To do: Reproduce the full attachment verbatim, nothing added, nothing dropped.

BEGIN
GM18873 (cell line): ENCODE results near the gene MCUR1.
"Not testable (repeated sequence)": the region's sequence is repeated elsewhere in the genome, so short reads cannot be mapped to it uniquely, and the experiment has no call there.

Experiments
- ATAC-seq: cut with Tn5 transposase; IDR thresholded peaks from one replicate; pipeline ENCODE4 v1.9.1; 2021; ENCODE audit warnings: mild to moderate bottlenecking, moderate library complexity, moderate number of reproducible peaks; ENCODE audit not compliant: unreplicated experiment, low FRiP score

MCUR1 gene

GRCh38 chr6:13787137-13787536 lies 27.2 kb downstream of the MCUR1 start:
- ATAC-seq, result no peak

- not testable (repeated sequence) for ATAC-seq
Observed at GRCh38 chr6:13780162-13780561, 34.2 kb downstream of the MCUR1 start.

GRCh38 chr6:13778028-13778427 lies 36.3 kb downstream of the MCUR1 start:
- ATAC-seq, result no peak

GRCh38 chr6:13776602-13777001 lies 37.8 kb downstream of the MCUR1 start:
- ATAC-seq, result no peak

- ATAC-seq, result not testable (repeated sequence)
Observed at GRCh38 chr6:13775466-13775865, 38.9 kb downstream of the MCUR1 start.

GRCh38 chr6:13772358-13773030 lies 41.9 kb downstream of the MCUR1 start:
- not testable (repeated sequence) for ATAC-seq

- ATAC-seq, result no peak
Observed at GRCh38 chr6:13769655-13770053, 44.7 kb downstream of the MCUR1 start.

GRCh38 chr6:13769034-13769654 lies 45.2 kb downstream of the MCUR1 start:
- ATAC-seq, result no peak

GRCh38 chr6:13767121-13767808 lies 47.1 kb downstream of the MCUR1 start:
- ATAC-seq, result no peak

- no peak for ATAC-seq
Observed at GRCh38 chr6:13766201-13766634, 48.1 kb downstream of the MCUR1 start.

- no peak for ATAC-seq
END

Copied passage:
GM18873 (cell line): ENCODE results near the gene MCUR1.
"Not testable (repeated sequence)": the region's sequence is repeated elsewhere in the genome, so short reads cannot be mapped to it uniquely, and the experiment has no call there.

Experiments
- ATAC-seq: cut with Tn5 transposase; IDR thresholded peaks from one replicate; pipeline ENCODE4 v1.9.1; 2021; ENCODE audit warnings: mild to moderate bottlenecking, moderate library complexity, moderate number of reproducible peaks; ENCODE audit not compliant: unreplicated experiment, low FRiP score

MCUR1 gene

GRCh38 chr6:13787137-13787536 lies 27.2 kb downstream of the MCUR1 start:
- ATAC-seq, result no peak

- not testable (repeated sequence) for ATAC-seq
Observed at GRCh38 chr6:13780162-13780561, 34.2 kb downstream of the MCUR1 start.

GRCh38 chr6:13778028-13778427 lies 36.3 kb downstream of the MCUR1 start:
- ATAC-seq, result no peak

GRCh38 chr6:13776602-13777001 lies 37.8 kb downstream of the MCUR1 start:
- ATAC-seq, result no peak

- ATAC-seq, result not testable (repeated sequence)
Observed at GRCh38 chr6:13775466-13775865, 38.9 kb downstream of the MCUR1 start.

GRCh38 chr6:13772358-13773030 lies 41.9 kb downstream of the MCUR1 start:
- not testable (repeated sequence) for ATAC-seq

- ATAC-seq, result no peak
Observed at GRCh38 chr6:13769655-13770053, 44.7 kb downstream of the MCUR1 start.

GRCh38 chr6:13769034-13769654 lies 45.2 kb downstream of the MCUR1 start:
- ATAC-seq, result no peak

GRCh38 chr6:13767121-13767808 lies 47.1 kb downstream of the MCUR1 start:
- ATAC-seq, result no peak

- no peak for ATAC-seq
Observed at GRCh38 chr6:13766201-13766634, 48.1 kb downstream of the MCUR1 start.

- no peak for ATAC-seq